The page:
11State Key Laboratory of Loess & Quaternary Geology, Institute of Earth Environment, Chinese Academy of Sciences, Xi’an 710075, China
2Desert Research Institute, Reno, USA
3The Hong Kong Polytechnic University, Hong Kong, China
4Tongji University, Shanghai 200 092, China
5AtmAA Inc., Calabasas, CA, USA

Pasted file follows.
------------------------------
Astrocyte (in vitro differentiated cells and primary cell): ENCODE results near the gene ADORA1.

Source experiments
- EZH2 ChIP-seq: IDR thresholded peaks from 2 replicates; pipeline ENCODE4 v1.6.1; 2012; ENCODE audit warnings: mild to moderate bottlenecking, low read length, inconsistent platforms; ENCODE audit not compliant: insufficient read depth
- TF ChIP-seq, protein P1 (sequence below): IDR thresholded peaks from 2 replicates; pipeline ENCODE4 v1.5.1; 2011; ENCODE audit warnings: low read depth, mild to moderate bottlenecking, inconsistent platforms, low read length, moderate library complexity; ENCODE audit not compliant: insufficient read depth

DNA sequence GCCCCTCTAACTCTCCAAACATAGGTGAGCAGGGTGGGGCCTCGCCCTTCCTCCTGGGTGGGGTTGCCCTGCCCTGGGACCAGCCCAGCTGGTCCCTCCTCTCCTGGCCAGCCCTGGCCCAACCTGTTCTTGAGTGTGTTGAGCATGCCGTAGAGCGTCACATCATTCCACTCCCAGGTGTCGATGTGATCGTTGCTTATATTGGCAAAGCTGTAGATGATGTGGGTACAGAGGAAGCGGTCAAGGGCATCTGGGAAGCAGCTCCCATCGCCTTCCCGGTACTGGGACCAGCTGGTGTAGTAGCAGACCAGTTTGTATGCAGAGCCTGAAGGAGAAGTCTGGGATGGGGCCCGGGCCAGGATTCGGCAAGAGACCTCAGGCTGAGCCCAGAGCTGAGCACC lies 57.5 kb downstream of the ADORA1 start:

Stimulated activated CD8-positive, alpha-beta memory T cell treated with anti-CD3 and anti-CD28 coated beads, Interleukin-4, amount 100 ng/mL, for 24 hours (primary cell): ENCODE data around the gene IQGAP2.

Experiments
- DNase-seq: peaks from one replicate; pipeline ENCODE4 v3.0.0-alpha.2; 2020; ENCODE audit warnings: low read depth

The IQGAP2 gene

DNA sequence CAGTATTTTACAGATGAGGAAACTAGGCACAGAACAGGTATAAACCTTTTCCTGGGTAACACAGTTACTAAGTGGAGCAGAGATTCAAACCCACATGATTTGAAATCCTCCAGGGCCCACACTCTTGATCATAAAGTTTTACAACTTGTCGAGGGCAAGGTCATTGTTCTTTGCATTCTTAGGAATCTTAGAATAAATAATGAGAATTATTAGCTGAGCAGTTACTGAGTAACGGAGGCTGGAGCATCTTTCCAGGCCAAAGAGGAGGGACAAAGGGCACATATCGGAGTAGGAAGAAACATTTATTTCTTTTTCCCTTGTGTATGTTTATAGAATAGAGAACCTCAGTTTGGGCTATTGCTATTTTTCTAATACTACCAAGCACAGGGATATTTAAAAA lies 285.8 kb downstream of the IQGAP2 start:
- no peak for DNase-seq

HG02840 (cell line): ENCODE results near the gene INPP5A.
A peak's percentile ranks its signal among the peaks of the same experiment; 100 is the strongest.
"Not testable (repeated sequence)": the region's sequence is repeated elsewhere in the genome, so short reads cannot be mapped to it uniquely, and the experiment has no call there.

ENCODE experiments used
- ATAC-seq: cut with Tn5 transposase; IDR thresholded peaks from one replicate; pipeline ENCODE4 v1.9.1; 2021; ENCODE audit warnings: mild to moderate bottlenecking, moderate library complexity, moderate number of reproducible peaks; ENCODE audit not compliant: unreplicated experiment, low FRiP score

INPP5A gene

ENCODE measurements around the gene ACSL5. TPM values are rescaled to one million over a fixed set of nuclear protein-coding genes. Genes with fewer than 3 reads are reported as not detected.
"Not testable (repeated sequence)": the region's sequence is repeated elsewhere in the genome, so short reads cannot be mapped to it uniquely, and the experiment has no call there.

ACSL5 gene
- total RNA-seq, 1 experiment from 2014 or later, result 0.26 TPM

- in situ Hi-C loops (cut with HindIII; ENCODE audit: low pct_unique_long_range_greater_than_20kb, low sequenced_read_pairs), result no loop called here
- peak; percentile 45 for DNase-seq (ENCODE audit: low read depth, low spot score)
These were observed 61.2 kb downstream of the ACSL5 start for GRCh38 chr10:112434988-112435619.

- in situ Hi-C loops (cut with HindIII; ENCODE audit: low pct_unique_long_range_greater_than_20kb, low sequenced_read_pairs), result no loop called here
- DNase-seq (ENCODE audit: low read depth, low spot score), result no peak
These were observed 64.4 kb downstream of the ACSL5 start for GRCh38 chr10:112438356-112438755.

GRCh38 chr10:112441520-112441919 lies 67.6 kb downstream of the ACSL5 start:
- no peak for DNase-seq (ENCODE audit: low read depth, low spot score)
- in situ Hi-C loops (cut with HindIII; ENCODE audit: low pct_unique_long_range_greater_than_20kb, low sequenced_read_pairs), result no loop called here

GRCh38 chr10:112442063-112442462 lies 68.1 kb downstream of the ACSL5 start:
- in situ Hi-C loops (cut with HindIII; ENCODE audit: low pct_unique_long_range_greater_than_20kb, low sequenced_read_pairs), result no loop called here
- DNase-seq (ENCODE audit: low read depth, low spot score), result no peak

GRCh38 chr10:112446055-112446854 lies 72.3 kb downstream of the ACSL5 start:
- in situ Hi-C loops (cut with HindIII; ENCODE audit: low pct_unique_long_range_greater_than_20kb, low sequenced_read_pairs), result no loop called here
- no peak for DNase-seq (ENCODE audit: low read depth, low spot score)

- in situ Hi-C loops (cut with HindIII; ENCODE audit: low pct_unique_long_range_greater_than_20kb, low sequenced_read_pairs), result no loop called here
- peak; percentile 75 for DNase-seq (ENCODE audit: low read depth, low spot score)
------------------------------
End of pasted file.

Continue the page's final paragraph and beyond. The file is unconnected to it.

Abstract. Continuous observation of atmospheric organic and elemental carbon (OC, EC) were conducted at Xi'an during high pollution seasons from September 2003 to February 2004. PM2.5 samples were collected on pre-fired quartz-fiber filters with battery-powered mini-volume samplers every day and PM10 samples were collected every third days. Three types of source samples (i.e., coal-combustion, motor vehicle exhaust, and biomass burning) were also collected during ambient sampling period. Ambient and source samples were analyzed for OC and EC by thermal/optical reflectance (TOR) following the Interagency Monitoring of Protected Visual Environments (IMPROVE) protocol. The average PM2.5 OC concentrations in fall and winter were 34.1±18.0 µg m-3 and 61.9±33.2 µg m-3, respectively, while EC were 11.3±6.9 µg m-3 and 12.3±5.3 µg m-3, respectively. Most of OC and EC were associated with fine particle (PM2.5) mode. The OC and EC levels at Xi'an are higher than most urban cities in Asia. The OC and EC in fall were found to be strongly correlated (R2>0.9), with moderate correlation in winter (R2=0.66). The carbonaceous aerosol accounted for 48.8±10.1% of the PM2.5 during fall and 45.9±7.5% during winter. Average OC/EC ratio was 3.3 in fall and 5.1 in winter with individual OC/EC ratios constantly exceeding 2.0. Elevated OC/EC ratios were found during heating seasons with increased coal combustion. The contribution of secondary organic carbon was not significant during winter. The time series of OC and EC showed periodic variability. Traffic contributes 5 and 7 day peaks in the spectrum, precipitation appears as a 10 day periodicity and biomass burning can be identified as a 24 day periodicity. Total carbon (TC) was apportioned by absolute principal component analysis (APCA) using the 8 carbon fraction data (OC1, OC2, OC3, OC4, EC1, EC2, EC3, and OP [a pyrolyzed carbon fraction]). TC attributes 73% to gasoline exhaust, 23% to diesel exhaust, and 4% to biomass burning during fall. However, TC attributes 44% each to gasoline exhaust and coal burning, 9% to biomass burning, and 3% to diesel exhaust during winter.